Please Note! Due to the high volume of irritating spam and slow-down of participation here, we are no longer accepting new comments, questions, or subjects on this Forum. We are keeping all the subjects and comments for review as there is a lot of good stuff here relating to practice-building subjects. So, dig deep! Thanks to everyone who participated here but it is time to move on to bigger projects educating the public about acupuncture! Matt Bauer
18-Oct-2012 05:48 PM
If I am a in network provider for a insurance company and they will reimburse $60 a treatment…does this mean I have to charge all my patients $60 for a treatment or can I charge more to non-insurance clients….or can I charge more and just wave the difference on the insurance clients?
31-Oct-2012 12:08 PM
Hello and thanks for the question. Short answer – yes you can always charge more to a cash patient than what you agree to accept from being a provider in an insurance network and yes – you can and should charge your full cash price when billing insurance even though you have agreed to take less and wave the difference.
It is far more tricky if you try to charge less to a cash patient than what you bill an insurance company because you can’t have a two-tiered pricing structure – one for insurance and another lower one for cash patients. You can, however, give a modest discount for cash patients. In my book, I mentioned this saying you can give a cash discount but that terminology is no longer used. Instead, the term “time of service” (TOS) discount is now being used, the idea being it is reasonable to give a modest discount when paid at the time of the service rather than having to wait for payment (like from an insurance company).
How much is a “modest” discount? No one will go out on a limb to give a set figure but I think the insurance industry actually provides us a reasonable figure with their own use of “Discount plans”. A Discount plan is when an insurance company’s plan does not pay for acupuncture as part of an actual “Benefit” of their policy but requires Network providers to agree to give a discount off their normal fees. The rate of theses discounts is usually 25% or maybe 20%. To my mind, it seems only reasonable that if an insurance company want us to agree to accept a 25% discount off our normal cash price for one of their policy holders they are not providing an acupuncture Benefit for, we can give a 25% Time of Service discount for our cash patients compared to what we charge when billing insurance.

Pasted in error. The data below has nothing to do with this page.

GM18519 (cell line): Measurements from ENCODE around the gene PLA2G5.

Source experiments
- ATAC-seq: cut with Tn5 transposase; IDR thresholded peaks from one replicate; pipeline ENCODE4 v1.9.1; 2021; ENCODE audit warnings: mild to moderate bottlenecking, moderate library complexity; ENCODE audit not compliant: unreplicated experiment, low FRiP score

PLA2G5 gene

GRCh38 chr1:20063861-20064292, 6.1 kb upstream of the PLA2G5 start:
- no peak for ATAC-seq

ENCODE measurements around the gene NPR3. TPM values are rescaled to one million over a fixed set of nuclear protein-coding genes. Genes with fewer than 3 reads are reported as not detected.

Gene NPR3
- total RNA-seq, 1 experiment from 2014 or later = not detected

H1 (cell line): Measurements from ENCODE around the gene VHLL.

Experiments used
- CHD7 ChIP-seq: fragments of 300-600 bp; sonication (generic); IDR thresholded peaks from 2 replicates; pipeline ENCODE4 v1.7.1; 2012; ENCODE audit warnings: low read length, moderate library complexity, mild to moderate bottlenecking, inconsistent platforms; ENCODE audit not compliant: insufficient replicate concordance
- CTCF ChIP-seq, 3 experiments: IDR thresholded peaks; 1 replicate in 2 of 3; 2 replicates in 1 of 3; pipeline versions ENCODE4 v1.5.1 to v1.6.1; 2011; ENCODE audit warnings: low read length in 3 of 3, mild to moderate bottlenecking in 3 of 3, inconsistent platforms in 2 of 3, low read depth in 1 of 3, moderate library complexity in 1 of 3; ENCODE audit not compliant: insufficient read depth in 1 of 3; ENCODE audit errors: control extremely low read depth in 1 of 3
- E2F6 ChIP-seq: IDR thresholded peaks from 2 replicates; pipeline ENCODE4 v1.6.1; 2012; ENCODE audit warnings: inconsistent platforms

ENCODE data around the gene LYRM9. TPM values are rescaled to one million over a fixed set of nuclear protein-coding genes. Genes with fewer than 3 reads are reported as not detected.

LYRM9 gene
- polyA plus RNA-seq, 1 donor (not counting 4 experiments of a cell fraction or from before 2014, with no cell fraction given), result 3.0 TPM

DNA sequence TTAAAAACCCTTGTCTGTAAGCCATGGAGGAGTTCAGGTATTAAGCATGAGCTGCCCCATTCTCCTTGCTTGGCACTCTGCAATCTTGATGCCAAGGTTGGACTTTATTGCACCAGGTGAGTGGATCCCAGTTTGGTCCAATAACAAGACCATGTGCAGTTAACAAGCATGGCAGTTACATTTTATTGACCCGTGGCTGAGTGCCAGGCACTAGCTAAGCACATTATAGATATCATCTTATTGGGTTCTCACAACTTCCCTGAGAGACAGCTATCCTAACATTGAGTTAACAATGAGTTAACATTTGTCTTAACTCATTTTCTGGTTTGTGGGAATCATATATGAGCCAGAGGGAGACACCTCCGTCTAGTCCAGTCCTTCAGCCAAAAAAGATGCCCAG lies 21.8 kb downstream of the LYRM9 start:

Of course, this is just my logic and unfortunately the powers that be have not agreed to accept my logic as their own although the world would undoubtedly be a better place if they did.
11-Dec-2012 12:22 PM
I’ve read your book during my third year of Acu school and I thought it was very helpful and insightful. I’ve recently been thinking along to lines of the “middle way” and wanted to get your thoughts on a pricing model.
Regular price for acupuncture $55 (what you charge insurance patients)
TOS discount to $40
Prepaid discount for 5Tx at $35
Prepaid discount for 10Tx at $30
These prices would obviously require a higher volume than you advocate in your book. The goal is to be able to approximate Community Acupuncture prices and their affordability factor while still being able to have insurance patients and not run afoul of their regulations regarding pricing.
Do you think the $30 discount for prepaid treatments is too large? Any other thoughts on this pricing structure?